Steel City clogged by heaps of plastic waste

No mechanism in place to segregate harmful plastic waste from municipal solid waste

ROURKELA: TWO years after the Swachh Bharat campaign was launched and leaders vowed to rid the cities of all kinds of waste, the Steel City is sitting on plastic bomb. A substantial amount of harmful plastic waste daily finds its way to low-lying areas and city roads, clogging drains and upsetting the entire eco-system.
In absence of any mechanism to segregate harmful plastic waste from municipal solid waste (MSW), safe disposal remains a challenge for Rourkela, which has found a place in the third list of Smart Cities released recently.

For 15 years, the city has been making efforts to get rid of plastic menace without success. However, after the notification of new Plastic Waste Management Rules, 2016, the Rourkela Municipal Corporation (RMC) claims to be preparing an action plan to fight it.

Sources said, no effort was ever made to ban harmful plastic products, particularly thin carry bags, though Supreme Court in 2000 mandated for comprehensive waste management programme,  including plastic wastes. Hundreds of small hotels, roadside eateries and food vendors continue to pack and deliver hot cooked food in thin plastic bags which are major carrier of long-term health disorders for the users.

The situation assumes a bigger shape with unsafe disposal of cheap plastic cups, glasses, plates, water pouches and similar products during festive season, marriage ceremonies, social and political functions.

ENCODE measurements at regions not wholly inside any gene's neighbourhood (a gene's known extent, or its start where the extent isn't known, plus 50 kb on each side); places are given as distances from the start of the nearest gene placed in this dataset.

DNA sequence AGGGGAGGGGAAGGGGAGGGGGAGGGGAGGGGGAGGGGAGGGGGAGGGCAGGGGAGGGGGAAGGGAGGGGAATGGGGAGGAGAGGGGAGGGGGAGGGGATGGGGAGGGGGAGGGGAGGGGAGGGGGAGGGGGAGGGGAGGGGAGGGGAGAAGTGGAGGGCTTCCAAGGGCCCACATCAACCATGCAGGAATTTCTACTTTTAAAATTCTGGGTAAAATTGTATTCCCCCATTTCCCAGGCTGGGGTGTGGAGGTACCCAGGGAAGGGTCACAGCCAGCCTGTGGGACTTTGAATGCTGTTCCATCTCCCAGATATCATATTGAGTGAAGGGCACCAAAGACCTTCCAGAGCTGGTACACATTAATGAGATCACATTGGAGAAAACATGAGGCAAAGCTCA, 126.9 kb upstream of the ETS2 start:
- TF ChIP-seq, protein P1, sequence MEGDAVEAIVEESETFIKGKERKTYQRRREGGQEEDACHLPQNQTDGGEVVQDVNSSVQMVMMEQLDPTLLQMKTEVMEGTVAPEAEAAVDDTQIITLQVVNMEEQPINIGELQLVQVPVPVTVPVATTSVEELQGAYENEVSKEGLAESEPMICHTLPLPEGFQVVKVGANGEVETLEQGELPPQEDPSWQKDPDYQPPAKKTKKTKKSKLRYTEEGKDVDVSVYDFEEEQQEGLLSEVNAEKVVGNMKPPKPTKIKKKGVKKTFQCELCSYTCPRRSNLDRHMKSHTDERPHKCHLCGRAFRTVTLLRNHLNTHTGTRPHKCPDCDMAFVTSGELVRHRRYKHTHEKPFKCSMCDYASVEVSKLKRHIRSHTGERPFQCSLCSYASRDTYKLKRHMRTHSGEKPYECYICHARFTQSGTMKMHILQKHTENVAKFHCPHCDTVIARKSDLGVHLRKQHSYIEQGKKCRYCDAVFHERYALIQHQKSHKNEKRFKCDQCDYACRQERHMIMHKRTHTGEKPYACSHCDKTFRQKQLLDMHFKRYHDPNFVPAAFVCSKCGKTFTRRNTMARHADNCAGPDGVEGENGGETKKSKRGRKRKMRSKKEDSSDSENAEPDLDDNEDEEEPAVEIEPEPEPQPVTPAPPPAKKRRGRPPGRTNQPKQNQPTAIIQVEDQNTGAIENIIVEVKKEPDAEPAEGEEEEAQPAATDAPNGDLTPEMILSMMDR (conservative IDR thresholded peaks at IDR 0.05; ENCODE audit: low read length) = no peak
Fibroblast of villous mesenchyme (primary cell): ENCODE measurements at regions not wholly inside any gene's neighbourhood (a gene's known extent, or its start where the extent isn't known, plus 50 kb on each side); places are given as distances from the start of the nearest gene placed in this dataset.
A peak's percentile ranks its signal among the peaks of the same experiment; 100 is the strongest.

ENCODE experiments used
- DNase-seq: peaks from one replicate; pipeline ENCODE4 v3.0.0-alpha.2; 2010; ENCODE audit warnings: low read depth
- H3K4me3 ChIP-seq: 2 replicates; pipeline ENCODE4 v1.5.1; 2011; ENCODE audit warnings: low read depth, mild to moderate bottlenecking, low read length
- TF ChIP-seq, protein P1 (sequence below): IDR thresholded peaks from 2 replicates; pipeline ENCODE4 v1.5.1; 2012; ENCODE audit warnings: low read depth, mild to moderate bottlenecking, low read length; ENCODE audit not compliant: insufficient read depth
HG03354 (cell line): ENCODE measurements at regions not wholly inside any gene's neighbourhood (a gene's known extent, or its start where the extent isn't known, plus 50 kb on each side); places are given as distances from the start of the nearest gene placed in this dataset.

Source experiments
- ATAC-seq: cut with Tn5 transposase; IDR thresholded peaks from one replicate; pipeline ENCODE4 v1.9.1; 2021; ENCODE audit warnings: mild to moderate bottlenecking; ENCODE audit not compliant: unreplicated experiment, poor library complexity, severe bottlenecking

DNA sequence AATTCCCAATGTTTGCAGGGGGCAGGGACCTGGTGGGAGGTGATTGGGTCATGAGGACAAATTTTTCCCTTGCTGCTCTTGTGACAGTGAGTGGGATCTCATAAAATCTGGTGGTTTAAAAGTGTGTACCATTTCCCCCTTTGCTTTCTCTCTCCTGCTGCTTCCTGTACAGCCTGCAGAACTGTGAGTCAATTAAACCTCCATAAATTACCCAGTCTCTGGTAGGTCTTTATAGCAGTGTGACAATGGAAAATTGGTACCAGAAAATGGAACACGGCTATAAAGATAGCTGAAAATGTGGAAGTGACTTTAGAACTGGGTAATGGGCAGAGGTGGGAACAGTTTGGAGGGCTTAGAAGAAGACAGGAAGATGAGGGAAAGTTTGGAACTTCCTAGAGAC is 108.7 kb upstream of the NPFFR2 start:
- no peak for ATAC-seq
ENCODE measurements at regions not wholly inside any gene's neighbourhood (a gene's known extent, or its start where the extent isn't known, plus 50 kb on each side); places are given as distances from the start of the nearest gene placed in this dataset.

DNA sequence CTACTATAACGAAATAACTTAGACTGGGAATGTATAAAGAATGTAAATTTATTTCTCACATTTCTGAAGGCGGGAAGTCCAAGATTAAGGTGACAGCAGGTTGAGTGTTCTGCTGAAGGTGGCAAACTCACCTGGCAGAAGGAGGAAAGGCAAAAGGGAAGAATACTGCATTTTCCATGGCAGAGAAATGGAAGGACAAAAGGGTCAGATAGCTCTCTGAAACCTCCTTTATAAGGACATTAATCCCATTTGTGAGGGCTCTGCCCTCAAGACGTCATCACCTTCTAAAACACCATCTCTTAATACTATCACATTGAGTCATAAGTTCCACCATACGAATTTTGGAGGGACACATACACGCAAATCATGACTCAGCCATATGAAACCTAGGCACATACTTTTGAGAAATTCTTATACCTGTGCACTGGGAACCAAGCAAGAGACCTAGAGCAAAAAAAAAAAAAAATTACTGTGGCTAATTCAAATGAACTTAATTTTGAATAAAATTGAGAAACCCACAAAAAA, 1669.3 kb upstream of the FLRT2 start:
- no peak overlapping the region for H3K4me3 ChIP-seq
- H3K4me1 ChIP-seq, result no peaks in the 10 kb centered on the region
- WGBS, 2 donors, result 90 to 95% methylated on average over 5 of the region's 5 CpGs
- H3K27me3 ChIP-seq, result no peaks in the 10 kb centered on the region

Odisha State Pollution Control Board (OSPCB) in its inspection report on August 26 observed that plastic waste along with huge volume of domestic waste gets unauthorisedly dumped at the landfill site near Rourkela airport.

The RMC is bound by law to ensure segregation, collection, storage, transportation, processing and safe disposal of plastic waste.

RMC Commissioner AK Mallick informed that a resolution was passed to make it mandatory for all small or big shops using plastic products to register with a monthly fee of `4,000 to `8,000. After awareness drive, plastic products below 50 microns would be fully banned, he added.

Health Officer, RMC, Dr BK Mishra said the city with a population of about 3.20 lakh daily produces about 100 tonnes of domestic waste including 30 per cent plastic waste. An action plan is being prepared to fight the plastic menace, Mishra said.

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The New Indian Express